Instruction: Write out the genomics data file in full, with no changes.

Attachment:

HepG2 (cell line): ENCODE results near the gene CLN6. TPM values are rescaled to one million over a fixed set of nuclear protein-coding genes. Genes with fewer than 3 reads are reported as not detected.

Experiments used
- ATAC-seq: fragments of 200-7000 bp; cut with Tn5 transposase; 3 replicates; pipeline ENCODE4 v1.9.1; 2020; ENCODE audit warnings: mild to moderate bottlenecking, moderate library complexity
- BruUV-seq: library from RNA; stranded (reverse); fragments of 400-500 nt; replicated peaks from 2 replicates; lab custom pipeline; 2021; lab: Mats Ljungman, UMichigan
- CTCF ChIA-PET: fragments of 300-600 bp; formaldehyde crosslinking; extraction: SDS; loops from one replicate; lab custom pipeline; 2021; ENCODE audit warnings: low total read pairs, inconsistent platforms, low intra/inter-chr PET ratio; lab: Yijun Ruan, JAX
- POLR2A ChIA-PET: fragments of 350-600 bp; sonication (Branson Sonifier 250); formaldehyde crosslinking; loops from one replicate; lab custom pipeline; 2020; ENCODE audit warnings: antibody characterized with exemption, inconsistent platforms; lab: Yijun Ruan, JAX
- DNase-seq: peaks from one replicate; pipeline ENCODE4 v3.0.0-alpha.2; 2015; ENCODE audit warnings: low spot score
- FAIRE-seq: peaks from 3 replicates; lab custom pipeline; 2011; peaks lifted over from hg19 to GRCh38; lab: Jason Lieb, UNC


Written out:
HepG2 (cell line): ENCODE results near the gene CLN6. TPM values are rescaled to one million over a fixed set of nuclear protein-coding genes. Genes with fewer than 3 reads are reported as not detected.

Experiments used
- ATAC-seq: fragments of 200-7000 bp; cut with Tn5 transposase; 3 replicates; pipeline ENCODE4 v1.9.1; 2020; ENCODE audit warnings: mild to moderate bottlenecking, moderate library complexity
- BruUV-seq: library from RNA; stranded (reverse); fragments of 400-500 nt; replicated peaks from 2 replicates; lab custom pipeline; 2021; lab: Mats Ljungman, UMichigan
- CTCF ChIA-PET: fragments of 300-600 bp; formaldehyde crosslinking; extraction: SDS; loops from one replicate; lab custom pipeline; 2021; ENCODE audit warnings: low total read pairs, inconsistent platforms, low intra/inter-chr PET ratio; lab: Yijun Ruan, JAX
- POLR2A ChIA-PET: fragments of 350-600 bp; sonication (Branson Sonifier 250); formaldehyde crosslinking; loops from one replicate; lab custom pipeline; 2020; ENCODE audit warnings: antibody characterized with exemption, inconsistent platforms; lab: Yijun Ruan, JAX
- DNase-seq: peaks from one replicate; pipeline ENCODE4 v3.0.0-alpha.2; 2015; ENCODE audit warnings: low spot score
- FAIRE-seq: peaks from 3 replicates; lab custom pipeline; 2011; peaks lifted over from hg19 to GRCh38; lab: Jason Lieb, UNC